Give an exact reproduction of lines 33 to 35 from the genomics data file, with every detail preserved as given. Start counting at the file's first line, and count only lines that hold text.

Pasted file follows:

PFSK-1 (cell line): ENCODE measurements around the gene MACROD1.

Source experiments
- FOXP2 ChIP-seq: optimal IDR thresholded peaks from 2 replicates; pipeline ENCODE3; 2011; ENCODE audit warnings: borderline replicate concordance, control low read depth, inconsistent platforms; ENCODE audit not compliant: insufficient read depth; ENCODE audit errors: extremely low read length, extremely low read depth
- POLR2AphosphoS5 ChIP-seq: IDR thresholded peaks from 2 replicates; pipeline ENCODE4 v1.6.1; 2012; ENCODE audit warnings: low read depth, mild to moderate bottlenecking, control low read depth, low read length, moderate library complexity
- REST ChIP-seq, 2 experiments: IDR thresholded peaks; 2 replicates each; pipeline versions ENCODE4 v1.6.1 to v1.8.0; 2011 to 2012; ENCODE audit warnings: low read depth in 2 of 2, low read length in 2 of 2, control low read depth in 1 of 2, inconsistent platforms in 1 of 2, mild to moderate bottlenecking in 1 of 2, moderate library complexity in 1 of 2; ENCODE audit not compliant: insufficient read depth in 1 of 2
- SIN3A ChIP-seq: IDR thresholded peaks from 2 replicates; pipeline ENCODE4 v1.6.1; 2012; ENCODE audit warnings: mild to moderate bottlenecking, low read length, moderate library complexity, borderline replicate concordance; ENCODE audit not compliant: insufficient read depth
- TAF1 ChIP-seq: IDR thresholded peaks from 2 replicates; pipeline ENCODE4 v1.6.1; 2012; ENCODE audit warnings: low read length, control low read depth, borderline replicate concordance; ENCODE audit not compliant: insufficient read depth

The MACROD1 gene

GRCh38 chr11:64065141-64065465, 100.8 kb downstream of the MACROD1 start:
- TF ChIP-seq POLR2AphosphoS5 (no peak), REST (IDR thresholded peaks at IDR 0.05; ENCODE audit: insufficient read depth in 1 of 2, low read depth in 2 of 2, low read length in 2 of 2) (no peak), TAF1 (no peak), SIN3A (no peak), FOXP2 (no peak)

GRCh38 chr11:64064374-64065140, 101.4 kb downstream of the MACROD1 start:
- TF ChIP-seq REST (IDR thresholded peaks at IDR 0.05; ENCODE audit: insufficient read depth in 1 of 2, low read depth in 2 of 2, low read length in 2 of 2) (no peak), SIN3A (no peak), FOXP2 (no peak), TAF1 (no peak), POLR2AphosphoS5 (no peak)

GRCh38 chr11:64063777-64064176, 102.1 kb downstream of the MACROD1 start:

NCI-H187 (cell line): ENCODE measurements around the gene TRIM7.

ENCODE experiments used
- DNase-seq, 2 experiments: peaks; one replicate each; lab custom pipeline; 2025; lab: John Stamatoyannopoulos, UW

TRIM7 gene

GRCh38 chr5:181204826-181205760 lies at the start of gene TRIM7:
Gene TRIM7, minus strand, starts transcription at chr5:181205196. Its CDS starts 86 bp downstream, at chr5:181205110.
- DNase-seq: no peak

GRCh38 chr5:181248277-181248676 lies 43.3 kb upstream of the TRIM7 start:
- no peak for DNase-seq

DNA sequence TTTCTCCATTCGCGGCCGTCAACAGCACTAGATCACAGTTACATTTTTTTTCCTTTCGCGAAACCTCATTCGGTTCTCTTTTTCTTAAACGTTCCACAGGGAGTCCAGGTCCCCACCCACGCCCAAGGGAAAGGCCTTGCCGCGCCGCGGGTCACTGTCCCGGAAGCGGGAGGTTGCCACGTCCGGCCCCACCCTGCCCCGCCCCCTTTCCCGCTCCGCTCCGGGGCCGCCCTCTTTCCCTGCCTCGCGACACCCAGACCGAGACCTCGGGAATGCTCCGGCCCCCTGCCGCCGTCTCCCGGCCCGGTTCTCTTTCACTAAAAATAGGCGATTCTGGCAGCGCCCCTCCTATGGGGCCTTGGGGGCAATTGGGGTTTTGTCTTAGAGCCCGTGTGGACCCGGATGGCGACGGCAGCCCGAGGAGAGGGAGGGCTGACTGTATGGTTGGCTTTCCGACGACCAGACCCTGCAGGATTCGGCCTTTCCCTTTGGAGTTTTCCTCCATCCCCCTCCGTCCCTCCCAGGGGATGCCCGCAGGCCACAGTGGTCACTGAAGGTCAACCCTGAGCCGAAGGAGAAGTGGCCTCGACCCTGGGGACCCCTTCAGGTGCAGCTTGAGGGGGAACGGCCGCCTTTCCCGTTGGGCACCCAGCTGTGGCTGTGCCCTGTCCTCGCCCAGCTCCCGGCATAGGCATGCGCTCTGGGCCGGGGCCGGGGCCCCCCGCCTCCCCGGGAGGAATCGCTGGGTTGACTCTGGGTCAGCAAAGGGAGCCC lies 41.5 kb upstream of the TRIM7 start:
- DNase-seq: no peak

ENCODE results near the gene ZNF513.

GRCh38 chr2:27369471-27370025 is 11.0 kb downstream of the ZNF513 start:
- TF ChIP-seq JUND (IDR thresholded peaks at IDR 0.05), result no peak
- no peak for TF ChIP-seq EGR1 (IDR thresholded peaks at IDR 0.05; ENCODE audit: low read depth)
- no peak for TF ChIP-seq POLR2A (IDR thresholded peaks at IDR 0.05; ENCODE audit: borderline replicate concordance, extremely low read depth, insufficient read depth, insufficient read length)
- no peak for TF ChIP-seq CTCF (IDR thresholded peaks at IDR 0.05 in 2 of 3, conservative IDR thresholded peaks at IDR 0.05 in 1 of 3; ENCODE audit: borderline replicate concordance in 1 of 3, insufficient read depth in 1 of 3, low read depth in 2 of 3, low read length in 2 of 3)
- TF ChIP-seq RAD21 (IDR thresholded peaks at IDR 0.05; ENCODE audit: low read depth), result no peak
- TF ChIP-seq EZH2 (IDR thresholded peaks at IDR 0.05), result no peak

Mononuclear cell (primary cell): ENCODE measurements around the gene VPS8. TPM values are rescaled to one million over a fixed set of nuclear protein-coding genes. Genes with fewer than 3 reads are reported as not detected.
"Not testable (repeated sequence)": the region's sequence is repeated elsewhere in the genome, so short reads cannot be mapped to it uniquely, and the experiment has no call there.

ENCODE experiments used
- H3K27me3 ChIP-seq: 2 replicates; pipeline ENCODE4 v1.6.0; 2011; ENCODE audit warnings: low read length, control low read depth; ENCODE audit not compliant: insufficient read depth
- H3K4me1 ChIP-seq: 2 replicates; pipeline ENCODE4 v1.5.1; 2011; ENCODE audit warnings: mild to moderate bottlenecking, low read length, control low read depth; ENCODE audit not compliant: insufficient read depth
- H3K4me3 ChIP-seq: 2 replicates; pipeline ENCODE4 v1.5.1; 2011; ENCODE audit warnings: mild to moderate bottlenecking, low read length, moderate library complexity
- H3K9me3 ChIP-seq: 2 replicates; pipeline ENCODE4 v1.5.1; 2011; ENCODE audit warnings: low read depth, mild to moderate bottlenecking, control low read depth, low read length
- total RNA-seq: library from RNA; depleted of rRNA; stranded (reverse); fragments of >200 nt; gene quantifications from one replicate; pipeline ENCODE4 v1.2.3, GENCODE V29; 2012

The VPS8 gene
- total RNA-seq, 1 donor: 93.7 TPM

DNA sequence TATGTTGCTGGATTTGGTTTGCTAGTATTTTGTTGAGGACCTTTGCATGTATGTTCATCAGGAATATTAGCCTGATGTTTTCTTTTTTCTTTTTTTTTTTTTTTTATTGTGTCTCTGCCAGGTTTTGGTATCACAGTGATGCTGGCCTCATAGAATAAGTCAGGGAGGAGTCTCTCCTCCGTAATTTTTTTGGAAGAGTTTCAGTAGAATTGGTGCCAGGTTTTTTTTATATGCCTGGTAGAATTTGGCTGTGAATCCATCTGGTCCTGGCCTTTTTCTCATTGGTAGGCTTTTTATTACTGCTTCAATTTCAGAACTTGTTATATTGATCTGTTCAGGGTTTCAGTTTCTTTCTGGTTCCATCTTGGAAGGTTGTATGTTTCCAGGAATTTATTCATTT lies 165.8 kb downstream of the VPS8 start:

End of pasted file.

Mononuclear cell (primary cell): ENCODE measurements around the gene VPS8. TPM values are rescaled to one million over a fixed set of nuclear protein-coding genes. Genes with fewer than 3 reads are reported as not detected.
"Not testable (repeated sequence)": the region's sequence is repeated elsewhere in the genome, so short reads cannot be mapped to it uniquely, and the experiment has no call there.

ENCODE experiments used